In other words, in spite of the fact that there appears to be a hunt for the US based sources that leaked this information, it is possible if not likely that ABC got it from foreign sources first, and only after that got US officials (which could include members of Congress and others outside of the Executive Branch) to comment. Note, however, that in the video above, Nic Robertson seems to suggest even the Saudi quoted in the CNN article didn’t confirm the story for him until after ABC and others had already reported it.

That’s relevant because of what happened with Jabir al-Fayfi, who tipped Saudis off to the toner cartridge plot in October 2010. The Saudis didn’t hide Fayfi’s return, sending a plane to pick him up in Sanaa, and then boasting that he had turned himself in.

Saudi Arabia’s intelligence chief, Prince Muhammad bin Nayef, tipped off the US about the attempted attack. The Saudi newspaper al-Watan reported that Saudi security officials had given US investigators the tracking numbers of the packages.

Saudi Arabia announced earlier this month that al-Fayfi had turned himself in. He had previously been captured by US forces in Afghanistan following the 2001 invasion and held at Guantánamo Bay until early 2007, when he was released to Saudi Arabia.

There, he was put through the kingdom’s rehabilitation program for militants. But soon after his release from the programme, he fled to Yemen and joined al-Qaida there, according to the Saudi interior ministry.

In September, he contacted Saudi authorities saying he wanted to turn himself in. A private jet was sent to the Yemeni capital, San’aa, to retrieve him, Saudi security officials told the Saudi-owned daily al-Hayat at the time.

Then the Yemenis announced very publicly that Fayfi was the source of the information on the plot, concluding he was a double agent.

Yemen has revealed that a former Guantánamo Bay detainee who fled to the country from Saudi Arabia after his release by the US tipped off authorities about the plot to send bombs on cargo planes.


The Yemeni security officials said they suspected the Saudis had planted al-Fayfi in al-Qaida in Yemen as a double agent.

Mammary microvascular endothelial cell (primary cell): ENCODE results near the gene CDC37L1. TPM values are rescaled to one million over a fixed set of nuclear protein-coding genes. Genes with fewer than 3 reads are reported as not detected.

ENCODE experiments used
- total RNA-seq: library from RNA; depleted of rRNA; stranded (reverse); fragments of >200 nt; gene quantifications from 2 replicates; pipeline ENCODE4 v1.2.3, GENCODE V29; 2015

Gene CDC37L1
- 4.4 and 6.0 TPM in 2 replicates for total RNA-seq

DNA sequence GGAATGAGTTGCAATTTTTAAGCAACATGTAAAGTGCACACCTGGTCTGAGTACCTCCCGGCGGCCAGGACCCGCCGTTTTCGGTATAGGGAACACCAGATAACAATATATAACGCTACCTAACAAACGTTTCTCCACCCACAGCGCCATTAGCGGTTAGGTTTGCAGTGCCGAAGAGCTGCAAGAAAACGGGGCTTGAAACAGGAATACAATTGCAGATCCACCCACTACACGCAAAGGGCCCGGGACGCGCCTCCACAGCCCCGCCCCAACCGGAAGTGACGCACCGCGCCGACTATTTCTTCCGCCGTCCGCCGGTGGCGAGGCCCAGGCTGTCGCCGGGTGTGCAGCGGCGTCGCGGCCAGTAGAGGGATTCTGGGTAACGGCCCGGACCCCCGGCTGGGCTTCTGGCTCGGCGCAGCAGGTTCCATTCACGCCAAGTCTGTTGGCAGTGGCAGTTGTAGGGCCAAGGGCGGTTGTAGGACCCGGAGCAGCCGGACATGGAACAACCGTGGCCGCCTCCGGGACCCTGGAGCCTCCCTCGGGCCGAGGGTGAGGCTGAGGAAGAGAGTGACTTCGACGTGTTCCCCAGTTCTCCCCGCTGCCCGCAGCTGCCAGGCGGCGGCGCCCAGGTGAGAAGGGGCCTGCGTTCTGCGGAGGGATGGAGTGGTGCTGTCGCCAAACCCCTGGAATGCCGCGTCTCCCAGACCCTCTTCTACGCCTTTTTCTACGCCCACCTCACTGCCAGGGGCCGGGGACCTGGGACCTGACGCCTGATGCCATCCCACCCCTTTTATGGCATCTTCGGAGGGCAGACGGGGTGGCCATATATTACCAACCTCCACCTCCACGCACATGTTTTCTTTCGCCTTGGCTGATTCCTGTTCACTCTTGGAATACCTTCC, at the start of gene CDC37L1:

In short, both the Yemenis and the Saudis seemed to want to get Fayfi’s story out there, in part or in its entirety.

There are several reasons they might do this.

Whoever it was–thought particularly if it was a Yemeni source–leaking this might reflect a desire to protect AQAP. Note the LAT mentions Inspire’s report that AQAP was able to upgrade its bomb lab thanks to supplies seized from military depots in the last year. As Jeremy Scahill reported earlier this year, AQAP managed to seize Zinjibar last May–along with a tanks, artillery, and ammunition–at a minimum through neglect, if not outright sabotage.

“Saleh himself actually handed over Zinjibar to these militants,” asserts Abdul Ghani al Iryani, a well-connected political analyst. “He ordered his police force to evacuate the city and turn it over to the militants because he wanted to send a signal to the world that, without me, Yemen will fall into the hands of the terrorists.” That theory, while unproven, is not baseless. Since the mujahedeen war against the Soviets in Afghanistan in the 1980s and continuing after 9/11, Saleh has famously milked the threat of Al Qaeda and other militants to leverage counterterrorism funding and weapons from the United States and Saudi Arabia, to bolster his power within the country and to neutralize opponents.

A Yemeni government official, who asked to remain anonymous because he is not authorized to speak publicly about military issues, admitted that troops from the US-trained and -supported Republican Guard did not respond when the militants entered the town. Those forces are commanded by Saleh’s son, Ahmed Ali. Neither did those forces loyal to one of the most powerful military figures in the country, Gen. Ali Mohsen, commander of the 1st Armored Division, move in. Two months before Zinjibar was seized, Mohsen had defected from the Saleh regime and was supporting his overthrow.

So the same people who let Zinjibar be taken (some of them are out of power) might want to make sure AQAP remains a threat that will force the US to spend money there.

Then there’s the issue of Ibrahim al-Asiri. You have to ask how we had a double agent–probably at least the second one–receiving a bomb first or second hand from Asiri. And yet as far as we know he hasn’t been killed in a drone strike. How is it that we didn’t collect the intelligence to target Asiri as part of this operation?